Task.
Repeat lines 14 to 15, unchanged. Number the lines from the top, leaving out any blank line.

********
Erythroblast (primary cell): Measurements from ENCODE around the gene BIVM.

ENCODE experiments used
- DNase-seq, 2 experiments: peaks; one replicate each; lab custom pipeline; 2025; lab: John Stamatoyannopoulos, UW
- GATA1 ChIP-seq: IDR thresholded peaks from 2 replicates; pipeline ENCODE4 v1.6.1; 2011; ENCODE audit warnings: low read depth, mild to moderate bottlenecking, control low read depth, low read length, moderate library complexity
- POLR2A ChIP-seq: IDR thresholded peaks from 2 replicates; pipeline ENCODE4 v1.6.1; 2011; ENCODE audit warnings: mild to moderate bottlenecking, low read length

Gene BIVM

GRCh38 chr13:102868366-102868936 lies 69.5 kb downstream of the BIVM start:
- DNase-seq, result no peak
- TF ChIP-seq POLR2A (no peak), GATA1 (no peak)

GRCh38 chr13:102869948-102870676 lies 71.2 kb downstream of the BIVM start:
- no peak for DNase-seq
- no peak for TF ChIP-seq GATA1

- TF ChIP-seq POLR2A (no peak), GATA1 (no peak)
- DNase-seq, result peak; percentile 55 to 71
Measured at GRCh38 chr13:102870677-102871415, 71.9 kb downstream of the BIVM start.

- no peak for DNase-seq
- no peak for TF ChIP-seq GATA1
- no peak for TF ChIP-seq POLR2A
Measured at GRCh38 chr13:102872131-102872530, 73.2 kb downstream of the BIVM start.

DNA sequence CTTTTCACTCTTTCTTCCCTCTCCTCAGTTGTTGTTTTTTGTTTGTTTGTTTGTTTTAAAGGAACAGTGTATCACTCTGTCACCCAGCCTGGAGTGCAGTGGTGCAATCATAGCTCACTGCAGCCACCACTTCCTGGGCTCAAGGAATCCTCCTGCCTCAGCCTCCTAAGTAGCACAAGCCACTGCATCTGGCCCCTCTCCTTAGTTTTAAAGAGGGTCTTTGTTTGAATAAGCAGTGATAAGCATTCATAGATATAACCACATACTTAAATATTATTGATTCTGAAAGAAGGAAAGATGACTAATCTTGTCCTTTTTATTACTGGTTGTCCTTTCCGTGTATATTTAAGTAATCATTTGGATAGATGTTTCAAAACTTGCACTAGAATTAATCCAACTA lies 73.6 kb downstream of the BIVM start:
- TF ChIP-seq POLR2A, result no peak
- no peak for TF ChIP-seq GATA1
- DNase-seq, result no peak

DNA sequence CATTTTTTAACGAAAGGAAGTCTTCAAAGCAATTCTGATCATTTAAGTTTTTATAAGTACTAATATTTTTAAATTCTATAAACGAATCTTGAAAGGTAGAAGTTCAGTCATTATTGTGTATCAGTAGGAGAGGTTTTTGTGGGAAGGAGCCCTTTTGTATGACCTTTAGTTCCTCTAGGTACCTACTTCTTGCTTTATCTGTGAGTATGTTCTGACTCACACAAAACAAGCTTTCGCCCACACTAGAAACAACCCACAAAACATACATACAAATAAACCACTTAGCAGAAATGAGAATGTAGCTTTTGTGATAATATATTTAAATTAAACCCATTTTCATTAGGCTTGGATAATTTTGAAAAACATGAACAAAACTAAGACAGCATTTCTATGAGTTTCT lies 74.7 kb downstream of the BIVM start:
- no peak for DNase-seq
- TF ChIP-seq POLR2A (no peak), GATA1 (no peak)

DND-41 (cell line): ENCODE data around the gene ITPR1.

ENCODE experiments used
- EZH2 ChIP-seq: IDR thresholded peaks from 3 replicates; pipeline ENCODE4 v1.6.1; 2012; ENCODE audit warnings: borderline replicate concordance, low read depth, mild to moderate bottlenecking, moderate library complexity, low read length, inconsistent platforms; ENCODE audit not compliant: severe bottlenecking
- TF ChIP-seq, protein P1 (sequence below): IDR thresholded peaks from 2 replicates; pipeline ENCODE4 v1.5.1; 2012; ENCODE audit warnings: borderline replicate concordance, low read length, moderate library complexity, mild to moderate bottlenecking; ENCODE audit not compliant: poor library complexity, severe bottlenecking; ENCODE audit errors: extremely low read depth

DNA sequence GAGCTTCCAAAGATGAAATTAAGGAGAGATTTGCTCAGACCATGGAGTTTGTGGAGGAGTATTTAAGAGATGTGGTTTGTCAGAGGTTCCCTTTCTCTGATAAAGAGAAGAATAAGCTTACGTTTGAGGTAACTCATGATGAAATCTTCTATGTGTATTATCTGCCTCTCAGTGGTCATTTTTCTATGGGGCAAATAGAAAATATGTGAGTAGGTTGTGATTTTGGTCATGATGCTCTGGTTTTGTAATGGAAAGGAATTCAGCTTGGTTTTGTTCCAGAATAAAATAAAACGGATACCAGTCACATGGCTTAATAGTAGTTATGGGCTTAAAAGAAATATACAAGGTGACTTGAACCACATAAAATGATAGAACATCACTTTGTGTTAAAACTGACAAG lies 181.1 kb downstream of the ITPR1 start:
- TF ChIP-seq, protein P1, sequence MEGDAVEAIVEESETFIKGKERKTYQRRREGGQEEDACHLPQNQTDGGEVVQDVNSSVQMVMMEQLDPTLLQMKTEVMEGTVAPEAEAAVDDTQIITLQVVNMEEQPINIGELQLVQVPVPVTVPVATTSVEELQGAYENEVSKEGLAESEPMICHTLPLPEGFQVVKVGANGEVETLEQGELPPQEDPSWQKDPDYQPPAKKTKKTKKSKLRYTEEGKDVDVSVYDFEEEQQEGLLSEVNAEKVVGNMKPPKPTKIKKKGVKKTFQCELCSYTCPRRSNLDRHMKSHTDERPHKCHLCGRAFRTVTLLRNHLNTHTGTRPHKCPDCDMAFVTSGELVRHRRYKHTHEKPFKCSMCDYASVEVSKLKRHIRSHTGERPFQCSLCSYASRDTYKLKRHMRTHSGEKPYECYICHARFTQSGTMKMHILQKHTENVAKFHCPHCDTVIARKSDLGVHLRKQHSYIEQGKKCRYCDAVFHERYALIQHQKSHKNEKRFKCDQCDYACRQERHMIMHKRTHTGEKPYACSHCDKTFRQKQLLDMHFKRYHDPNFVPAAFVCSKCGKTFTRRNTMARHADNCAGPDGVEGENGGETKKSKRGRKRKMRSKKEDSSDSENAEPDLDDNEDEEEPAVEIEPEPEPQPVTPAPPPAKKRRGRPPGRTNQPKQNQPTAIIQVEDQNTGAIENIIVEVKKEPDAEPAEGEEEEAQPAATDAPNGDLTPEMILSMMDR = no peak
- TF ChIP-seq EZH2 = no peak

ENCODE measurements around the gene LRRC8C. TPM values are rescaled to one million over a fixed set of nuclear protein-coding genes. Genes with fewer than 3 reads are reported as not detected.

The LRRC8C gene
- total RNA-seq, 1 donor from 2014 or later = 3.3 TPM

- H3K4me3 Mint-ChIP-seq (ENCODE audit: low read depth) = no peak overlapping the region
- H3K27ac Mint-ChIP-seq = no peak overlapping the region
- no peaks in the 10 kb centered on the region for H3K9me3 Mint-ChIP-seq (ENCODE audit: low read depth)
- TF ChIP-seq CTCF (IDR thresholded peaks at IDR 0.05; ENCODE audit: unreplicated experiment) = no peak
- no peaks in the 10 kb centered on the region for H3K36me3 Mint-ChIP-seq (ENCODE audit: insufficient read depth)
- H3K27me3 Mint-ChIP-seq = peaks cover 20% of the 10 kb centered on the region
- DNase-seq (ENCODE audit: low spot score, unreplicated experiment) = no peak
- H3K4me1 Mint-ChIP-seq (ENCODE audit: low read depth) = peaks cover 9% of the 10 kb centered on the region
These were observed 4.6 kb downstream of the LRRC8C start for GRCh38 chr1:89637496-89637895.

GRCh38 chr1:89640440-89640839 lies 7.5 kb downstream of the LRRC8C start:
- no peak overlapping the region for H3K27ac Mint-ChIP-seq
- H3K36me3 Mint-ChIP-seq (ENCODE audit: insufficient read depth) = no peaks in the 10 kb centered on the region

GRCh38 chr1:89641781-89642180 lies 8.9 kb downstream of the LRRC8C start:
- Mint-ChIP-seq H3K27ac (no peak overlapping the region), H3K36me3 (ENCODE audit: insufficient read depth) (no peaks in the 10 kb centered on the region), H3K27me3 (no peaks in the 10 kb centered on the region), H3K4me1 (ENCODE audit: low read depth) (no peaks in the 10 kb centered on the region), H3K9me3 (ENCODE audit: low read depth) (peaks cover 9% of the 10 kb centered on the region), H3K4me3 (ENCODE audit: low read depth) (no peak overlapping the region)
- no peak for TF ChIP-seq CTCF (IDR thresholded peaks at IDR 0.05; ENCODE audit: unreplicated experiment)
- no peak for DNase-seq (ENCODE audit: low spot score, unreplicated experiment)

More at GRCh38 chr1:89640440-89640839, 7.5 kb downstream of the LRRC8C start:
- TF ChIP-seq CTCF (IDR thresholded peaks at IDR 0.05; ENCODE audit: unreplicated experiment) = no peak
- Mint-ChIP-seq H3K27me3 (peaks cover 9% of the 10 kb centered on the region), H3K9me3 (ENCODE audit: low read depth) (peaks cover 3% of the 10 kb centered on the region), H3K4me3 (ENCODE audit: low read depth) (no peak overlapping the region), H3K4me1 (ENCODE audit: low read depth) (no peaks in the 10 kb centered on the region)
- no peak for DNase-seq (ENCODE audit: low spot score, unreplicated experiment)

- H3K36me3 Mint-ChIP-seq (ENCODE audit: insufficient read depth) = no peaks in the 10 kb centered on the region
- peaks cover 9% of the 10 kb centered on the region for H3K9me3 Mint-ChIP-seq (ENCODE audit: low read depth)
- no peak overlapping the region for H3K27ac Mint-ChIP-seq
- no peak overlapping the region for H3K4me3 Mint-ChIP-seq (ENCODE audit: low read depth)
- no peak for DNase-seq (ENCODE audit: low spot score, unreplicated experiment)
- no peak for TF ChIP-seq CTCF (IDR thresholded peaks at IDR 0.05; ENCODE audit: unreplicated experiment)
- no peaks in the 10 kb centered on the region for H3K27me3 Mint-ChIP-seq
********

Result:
- DNase-seq, result peak; percentile 55 to 71
Measured at GRCh38 chr13:102870677-102871415, 71.9 kb downstream of the BIVM start.